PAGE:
Making poor dietary decisions during the work day may put one’s long-term health at risk, according to a new study. Low-quality meals sourced from cafeterias, snacks acquired from vending machines, and frequently ordered fast food items can fuel a generally unhealthy lifestyle, the research reveals, including an increased likelihood of making poor food choices outside of work.
The study was recently published in the American Journal of Preventative Medicine, where researchers from Elsevier revealed that employees at a large hospital who made poor food choices in the company’s cafeteria were more likely to have bad dietary habits outside of work, too.
When compared to employees who made better at-work food choices, the people who purchased unhealthy foods had higher risk factors for the eventual development of cardiovascular disease and diabetes. In addition, these employees were more likely to be overweight or obese, the latter of which is associated with greater instances of employees being absent from work.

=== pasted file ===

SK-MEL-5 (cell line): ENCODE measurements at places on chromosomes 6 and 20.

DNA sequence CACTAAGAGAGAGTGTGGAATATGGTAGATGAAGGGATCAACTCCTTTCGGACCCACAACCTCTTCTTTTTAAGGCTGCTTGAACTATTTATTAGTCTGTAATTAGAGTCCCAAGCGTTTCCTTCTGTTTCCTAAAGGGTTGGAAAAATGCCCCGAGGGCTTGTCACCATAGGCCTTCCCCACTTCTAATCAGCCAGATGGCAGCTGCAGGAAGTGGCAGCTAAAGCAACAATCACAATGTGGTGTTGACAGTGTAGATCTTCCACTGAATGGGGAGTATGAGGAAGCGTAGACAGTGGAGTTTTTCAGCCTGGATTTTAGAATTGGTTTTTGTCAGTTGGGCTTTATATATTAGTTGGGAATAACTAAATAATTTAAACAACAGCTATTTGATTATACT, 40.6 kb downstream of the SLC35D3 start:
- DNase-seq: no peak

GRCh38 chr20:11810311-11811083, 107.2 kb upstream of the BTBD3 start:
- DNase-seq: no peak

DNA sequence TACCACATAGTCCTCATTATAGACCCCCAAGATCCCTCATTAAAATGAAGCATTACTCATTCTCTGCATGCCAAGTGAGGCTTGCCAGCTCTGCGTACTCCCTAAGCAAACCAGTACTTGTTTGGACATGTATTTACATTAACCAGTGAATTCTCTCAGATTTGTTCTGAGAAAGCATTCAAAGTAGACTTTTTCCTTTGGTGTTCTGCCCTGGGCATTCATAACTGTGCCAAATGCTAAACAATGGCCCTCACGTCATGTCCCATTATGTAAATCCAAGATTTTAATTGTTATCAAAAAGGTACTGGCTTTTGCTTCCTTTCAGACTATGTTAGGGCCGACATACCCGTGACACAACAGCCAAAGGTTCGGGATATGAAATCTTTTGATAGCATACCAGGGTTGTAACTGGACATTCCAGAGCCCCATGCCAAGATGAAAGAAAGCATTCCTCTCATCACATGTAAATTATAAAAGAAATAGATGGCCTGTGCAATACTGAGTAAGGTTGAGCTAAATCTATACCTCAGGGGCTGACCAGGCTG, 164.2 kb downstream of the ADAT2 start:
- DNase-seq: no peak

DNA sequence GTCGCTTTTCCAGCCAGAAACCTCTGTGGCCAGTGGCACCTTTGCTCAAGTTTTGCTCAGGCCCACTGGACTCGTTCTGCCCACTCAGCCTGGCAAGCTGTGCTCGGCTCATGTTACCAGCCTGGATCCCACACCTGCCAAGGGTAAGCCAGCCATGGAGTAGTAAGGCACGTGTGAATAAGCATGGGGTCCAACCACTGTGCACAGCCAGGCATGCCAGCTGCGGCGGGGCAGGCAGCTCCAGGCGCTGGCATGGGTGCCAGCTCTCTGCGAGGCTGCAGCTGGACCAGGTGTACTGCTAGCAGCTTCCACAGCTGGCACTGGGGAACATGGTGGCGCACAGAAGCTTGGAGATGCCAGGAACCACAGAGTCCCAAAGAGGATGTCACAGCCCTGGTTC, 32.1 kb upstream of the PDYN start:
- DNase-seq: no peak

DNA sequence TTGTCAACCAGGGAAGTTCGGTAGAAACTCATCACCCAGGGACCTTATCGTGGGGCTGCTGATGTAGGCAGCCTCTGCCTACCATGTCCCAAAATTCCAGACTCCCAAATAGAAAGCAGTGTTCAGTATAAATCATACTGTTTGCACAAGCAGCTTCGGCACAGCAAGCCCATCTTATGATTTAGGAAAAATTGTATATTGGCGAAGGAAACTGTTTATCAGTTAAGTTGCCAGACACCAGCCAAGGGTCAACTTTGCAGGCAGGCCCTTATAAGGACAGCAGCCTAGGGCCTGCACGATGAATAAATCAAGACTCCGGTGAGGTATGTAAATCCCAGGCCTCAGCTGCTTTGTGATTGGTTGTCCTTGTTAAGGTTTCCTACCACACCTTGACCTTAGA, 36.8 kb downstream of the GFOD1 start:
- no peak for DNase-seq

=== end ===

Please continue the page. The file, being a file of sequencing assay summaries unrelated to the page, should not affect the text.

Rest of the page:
The findings are important for helping companies shape employer-sponsored food programs that encourage employees to make better food choices. Changes in work day diets remain important for Americans, the majority of whom spend around half of their waking hours at their place of employment. Most workers also acquire their food while at work rather than bringing meals prepared at home.
A number of employers with on-site cafeterias have launched eating programs that help employees make better food choices. These programs often include readily available materials that break down food products into different categories, offering a snapshot of dietary recommendations from private and government health officials.